Hunter Biden’s foray into painting received significant media attention, despite the widely held opinion that his art pieces were mediocre at best. Even so, his artwork was expected to fetch between $75,000 and half a million dollars at a highly publicized art show, figures that some critics believe were greatly exaggerated.
Notably, a Pulitzer Prize-winning art critic suggested that the artworks should not be worth more than $1,000 each, implying that the high prices were mainly attributable to Hunter’s connection to his father, President Biden. Concerns were further heightened by the former ethics chief of the Obama administration, who suggested that something seemed amiss.
Further raising suspicions were the secretive nature of the sales, with all buyers remaining confidential. House Oversight Committee Chairman, James Comer, voiced concerns over the lack of accountability and oversight regarding the high prices paid for the artworks. He wrote a letter to Hunter’s art dealer, Georges Berges, in which he questioned the motivations of the buyers, raising the possibility that they were attempting to curry favor with the Biden family, the report explains.
That buyer, Insider can reveal, is Elizabeth Hirsh Naftali, a Los Angeles real estate investor and philanthropist. Hirsh Naftali is influential in California Democratic circles and is a significant Democratic donor who has given $13,414 to the Biden campaign and $29,700 to the Democratic National Campaign Committee this year. In 2022, she hosted a fundraiser headlined by Vice President Kamala Harris.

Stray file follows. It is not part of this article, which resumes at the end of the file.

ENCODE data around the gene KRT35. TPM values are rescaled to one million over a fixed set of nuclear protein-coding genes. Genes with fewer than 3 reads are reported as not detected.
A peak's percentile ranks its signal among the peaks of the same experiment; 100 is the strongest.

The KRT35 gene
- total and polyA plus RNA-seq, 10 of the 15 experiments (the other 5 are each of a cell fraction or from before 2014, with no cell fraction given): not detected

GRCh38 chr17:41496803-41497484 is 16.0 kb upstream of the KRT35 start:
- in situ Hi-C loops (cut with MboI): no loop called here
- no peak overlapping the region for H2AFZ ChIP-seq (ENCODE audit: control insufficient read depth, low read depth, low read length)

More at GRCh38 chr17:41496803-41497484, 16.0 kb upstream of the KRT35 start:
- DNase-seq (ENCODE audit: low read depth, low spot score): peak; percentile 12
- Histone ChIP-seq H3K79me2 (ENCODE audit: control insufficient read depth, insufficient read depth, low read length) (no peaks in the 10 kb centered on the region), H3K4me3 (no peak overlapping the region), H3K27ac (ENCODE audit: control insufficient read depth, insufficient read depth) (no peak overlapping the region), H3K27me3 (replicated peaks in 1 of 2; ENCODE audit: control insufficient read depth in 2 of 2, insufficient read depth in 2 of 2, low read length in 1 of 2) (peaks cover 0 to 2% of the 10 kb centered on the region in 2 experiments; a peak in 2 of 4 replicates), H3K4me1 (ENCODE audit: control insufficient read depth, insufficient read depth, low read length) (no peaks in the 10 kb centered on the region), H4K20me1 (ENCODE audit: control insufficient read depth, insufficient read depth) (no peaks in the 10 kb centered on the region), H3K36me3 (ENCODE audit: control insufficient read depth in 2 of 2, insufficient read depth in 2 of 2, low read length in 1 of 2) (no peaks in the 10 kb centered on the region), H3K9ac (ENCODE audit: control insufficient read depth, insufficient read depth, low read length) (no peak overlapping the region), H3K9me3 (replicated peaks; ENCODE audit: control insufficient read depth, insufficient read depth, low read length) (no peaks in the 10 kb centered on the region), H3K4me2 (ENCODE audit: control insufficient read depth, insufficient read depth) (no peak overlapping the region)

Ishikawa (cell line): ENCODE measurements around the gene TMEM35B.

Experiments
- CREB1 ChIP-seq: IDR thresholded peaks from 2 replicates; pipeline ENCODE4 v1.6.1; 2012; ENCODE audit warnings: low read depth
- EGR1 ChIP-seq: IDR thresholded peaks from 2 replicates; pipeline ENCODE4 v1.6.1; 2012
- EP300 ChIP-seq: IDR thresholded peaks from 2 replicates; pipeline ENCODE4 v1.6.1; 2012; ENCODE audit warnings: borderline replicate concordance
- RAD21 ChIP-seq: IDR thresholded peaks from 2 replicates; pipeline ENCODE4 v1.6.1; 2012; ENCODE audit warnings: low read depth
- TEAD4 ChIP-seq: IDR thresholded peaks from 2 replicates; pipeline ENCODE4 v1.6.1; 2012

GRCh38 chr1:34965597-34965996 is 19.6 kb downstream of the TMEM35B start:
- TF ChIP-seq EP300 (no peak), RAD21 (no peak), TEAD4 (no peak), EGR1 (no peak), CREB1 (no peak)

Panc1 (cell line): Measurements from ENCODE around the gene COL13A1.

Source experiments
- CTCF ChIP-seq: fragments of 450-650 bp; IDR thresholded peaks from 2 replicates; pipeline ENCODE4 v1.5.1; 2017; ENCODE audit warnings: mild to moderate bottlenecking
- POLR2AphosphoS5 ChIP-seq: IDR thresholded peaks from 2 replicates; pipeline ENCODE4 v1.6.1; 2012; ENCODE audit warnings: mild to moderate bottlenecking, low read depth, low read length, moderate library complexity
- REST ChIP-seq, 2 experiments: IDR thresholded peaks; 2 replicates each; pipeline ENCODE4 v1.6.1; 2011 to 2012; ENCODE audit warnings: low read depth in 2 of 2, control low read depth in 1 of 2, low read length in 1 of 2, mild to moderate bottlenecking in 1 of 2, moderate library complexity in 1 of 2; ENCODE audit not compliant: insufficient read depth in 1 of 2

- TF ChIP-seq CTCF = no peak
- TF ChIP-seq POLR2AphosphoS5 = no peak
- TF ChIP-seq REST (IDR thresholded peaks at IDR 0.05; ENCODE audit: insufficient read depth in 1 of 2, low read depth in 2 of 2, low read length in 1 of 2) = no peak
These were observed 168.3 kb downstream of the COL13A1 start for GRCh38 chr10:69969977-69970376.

Insider also obtained internal documents from Hunter Biden’s gallery showing that a single buyer purchased $875,000 of his art. The documents do not indicate the buyer’s identity, which is also unknown to Insider at this time.
The identities of the buyers have remained undisclosed, but a report from Business Insider suggests that the sales were indeed a means for others to gain influence. According to the report, Hunter did disclose the identities of two buyers, one of whom later received a favor from the Biden administration.
Elizabeth Hirsh Naftali was appointed by President Biden to the Commission for the Preservation of America’s Heritage Abroad, eight months after Hunter Biden’s first art show. It remains unclear if the appointment was made before or after the art purchase.
The White House has consistently maintained that Hunter’s business dealings are separate from the administration and that appropriate precautions have been implemented. White House spokesman Ian Sams reinforced that Hunter, as a private citizen, is entitled to pursue his career as an artist, and the White House remains uninvolved in his art sales.
However, despite these assurances, the timing and nature of the purchase continue to raise ethical questions, with some believing that the most ethically sound course of action would have been to abstain from buying the artwork altogether to avoid any real or perceived conflict of interest.